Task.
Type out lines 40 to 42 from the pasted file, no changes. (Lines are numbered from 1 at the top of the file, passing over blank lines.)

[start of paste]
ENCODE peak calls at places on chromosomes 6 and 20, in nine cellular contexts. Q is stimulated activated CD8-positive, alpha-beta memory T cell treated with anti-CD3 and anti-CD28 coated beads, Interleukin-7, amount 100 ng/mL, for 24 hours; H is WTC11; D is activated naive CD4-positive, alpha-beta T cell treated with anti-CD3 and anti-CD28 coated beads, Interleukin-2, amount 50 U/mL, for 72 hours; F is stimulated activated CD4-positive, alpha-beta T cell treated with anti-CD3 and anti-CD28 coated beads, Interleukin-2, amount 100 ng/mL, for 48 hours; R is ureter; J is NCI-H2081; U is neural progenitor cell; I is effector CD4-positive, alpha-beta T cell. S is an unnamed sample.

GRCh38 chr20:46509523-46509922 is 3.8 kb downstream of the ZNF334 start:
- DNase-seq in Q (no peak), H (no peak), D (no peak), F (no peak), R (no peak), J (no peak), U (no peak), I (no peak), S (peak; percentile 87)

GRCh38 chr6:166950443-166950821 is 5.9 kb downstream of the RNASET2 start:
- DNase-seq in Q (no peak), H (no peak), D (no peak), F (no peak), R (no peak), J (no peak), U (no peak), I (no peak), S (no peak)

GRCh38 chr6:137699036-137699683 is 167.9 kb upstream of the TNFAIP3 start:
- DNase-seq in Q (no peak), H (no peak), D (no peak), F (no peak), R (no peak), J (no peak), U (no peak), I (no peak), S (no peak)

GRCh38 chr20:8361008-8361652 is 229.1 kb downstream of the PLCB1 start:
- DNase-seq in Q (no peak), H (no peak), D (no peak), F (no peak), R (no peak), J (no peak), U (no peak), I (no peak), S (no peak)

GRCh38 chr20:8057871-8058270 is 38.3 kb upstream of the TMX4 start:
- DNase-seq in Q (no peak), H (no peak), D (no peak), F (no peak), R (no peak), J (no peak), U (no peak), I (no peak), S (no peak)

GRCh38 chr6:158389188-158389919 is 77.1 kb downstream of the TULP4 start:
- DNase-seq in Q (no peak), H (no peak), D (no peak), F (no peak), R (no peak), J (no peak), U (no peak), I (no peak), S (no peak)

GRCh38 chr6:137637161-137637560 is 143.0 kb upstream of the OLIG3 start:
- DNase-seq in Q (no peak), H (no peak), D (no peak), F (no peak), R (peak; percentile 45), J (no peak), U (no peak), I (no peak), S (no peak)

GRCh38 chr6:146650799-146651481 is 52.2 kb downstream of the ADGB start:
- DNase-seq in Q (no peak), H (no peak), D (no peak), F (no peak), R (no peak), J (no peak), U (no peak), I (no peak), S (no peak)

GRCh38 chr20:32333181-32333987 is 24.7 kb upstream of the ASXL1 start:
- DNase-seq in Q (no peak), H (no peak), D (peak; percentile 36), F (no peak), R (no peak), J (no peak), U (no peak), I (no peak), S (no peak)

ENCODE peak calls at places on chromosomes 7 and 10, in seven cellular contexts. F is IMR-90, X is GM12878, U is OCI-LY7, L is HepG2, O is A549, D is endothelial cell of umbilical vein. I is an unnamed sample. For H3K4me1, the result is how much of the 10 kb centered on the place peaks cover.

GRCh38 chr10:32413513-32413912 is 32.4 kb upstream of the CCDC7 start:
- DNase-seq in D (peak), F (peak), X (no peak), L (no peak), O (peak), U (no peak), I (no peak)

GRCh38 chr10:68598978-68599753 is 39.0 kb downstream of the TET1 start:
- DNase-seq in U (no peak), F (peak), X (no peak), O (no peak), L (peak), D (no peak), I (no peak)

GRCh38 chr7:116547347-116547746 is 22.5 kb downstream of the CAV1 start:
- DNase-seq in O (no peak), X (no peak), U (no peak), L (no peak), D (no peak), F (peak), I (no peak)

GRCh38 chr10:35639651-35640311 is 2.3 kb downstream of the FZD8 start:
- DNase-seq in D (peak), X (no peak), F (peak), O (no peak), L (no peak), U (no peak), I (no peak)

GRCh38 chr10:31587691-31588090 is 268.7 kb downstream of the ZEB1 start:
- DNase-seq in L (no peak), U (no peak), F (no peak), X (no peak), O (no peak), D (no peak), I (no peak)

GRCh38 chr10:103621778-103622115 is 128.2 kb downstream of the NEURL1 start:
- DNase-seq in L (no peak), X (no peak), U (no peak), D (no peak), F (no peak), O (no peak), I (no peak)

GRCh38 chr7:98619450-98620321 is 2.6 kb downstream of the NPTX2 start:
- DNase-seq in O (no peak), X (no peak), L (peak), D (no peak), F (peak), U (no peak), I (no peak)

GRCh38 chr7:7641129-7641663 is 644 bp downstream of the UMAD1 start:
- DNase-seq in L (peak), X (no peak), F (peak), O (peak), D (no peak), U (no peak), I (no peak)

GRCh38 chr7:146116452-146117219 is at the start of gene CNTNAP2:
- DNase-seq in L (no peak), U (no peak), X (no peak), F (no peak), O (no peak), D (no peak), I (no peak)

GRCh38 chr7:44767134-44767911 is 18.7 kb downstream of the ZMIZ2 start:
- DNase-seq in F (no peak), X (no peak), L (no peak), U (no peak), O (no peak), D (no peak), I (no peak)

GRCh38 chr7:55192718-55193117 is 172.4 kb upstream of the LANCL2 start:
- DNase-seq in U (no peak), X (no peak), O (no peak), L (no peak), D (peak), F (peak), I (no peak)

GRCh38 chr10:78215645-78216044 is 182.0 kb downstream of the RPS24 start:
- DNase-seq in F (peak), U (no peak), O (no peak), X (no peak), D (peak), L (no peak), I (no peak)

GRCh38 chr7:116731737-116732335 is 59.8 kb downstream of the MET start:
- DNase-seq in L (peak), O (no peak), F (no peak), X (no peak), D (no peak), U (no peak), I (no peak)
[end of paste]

- DNase-seq in F (no peak), X (no peak), L (no peak), U (no peak), O (no peak), D (no peak), I (no peak)

GRCh38 chr7:55192718-55193117 is 172.4 kb upstream of the LANCL2 start:
- DNase-seq in U (no peak), X (no peak), O (no peak), L (no peak), D (peak), F (peak), I (no peak)